This BBC TV series Sherlock is a modern interpretation on the Sherlock Holmes formula, with high tech wizardry and current-day context. It’s an experiment that could easily go wrong, but aside from being ever-so-slightly over-stylized at times, this show delivers.
Well written and expertly acted, the series entertains with its stop-and-go pace, plot twists and elegant photography.
At times it feels like the show’s a bit too preoccupied with trying to sex up the tale of otherwise sexless, near-androgynous Sherlock – and it gets a bit too obvious a ploy. Then again, who can blame them? The Sherlock character has always been written with a flat disinterest in all things romantic.
The Batman-Robin awkwardness of Sherlock and Watson doesn’t help their case, pardon the pun. It’s Ace and Gary all over again. By the by, if you don’t know who Ace and Gary are, get thee to an SNL skit called The Ambiguously Gay Duo, and thank me later. Granted, our boys chit chat on topics of sexuality and the show wants us to see things hetero, but Sherl and Wats here have always been so frustratingly, well, ambiguous. I guess it’s all maddening enough to make any producer want to throw a little strange into the mix.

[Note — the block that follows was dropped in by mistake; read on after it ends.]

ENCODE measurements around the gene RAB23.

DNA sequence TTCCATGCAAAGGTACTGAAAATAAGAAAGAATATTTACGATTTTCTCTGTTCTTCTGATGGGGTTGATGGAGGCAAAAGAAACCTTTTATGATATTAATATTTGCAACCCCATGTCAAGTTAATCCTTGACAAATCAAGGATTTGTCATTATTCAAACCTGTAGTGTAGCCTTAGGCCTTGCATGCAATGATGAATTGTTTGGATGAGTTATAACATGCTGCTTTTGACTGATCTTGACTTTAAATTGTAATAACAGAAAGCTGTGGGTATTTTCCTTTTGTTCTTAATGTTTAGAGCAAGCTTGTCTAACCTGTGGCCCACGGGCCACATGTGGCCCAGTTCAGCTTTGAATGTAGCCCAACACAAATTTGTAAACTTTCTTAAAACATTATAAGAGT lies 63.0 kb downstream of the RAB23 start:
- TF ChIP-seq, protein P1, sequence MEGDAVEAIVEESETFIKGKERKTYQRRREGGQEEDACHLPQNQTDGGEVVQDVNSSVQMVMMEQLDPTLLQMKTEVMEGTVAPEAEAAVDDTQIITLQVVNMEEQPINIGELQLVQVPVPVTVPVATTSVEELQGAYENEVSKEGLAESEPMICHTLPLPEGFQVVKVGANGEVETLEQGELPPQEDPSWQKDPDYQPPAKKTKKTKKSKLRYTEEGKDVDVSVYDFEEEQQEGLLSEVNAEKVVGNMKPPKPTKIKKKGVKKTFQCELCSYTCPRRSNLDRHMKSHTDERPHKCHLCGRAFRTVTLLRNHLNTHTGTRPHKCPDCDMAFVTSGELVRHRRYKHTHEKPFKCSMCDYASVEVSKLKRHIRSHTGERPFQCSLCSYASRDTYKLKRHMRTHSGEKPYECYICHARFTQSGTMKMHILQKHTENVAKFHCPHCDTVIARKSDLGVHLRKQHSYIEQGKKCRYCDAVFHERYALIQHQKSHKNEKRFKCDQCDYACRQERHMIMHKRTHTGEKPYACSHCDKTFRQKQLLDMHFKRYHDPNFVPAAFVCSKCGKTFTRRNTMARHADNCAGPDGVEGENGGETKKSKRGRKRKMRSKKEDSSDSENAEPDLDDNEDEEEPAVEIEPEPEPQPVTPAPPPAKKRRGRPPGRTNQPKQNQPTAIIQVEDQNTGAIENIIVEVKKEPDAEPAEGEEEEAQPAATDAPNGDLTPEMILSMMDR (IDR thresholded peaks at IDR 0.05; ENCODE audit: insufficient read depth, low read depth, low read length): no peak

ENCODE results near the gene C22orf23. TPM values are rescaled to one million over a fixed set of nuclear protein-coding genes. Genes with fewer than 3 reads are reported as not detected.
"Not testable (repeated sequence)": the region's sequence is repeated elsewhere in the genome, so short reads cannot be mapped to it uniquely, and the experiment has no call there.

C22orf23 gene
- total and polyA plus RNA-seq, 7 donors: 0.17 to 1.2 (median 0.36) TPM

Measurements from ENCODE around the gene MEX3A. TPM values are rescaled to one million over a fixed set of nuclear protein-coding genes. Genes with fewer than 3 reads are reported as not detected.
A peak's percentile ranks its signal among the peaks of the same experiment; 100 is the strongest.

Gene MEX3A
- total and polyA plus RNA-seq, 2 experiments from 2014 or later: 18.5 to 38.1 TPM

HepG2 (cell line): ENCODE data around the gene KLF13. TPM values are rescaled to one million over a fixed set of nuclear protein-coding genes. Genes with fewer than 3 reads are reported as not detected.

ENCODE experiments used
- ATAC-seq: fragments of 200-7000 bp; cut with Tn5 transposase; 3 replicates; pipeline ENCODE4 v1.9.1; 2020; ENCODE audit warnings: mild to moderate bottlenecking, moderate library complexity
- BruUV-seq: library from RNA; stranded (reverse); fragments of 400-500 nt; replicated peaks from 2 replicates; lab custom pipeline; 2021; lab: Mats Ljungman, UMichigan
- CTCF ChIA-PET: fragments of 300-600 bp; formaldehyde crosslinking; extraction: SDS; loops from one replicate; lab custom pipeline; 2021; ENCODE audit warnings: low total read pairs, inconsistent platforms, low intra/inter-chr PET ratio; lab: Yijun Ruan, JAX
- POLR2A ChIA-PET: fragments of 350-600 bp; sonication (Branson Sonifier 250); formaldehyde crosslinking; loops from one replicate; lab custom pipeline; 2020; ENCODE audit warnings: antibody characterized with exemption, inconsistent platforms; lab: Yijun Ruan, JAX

As frosty and calculated as Sherlock is, delivered true to form by Cumberbatch, the viewer seems to keep hoping for some inner glimpse of more. Emotion, desire, something more real than just obsessive postulation and exacting deduction. Hence the probable reason for the occasional nude dame here and there.
It might help the show’s sexing-up agenda that the camera seems to love Cumberbatch’s vampire-pale skin and sculptural features, much like it did the Dietrichs and Garbos of yore. So much so, that one said nude lady in the second season even comments on his face’s sharp angles (see in the trailer below) in a uniquely-worded erotic proposition.
Add some slightly alien eyes and bathe him in the show’s signature dim blue lighting, and our Sherlock comes off eerily untouchable, a stark contrast to his warmly-lit and lovable Watson. Martin Freeman does a commendable job playing the id to Sherlock’s ego, with subtle grace and just the right timing. The chemistry is good, very good in fact, and Freeman gives us the grounding we need in order to handle Sherlock’s mad frenzies.
Did I forget anything? Oh yes, what of the mysteries to solve? “Brilliant” would perhaps be too much, but “very good” would not be enough. So call it somewhere between the two. When it comes to interesting crimes and even more interesting conclusions, Sherlock does not disappoint. But then again, that’s elementary, my dear Watson!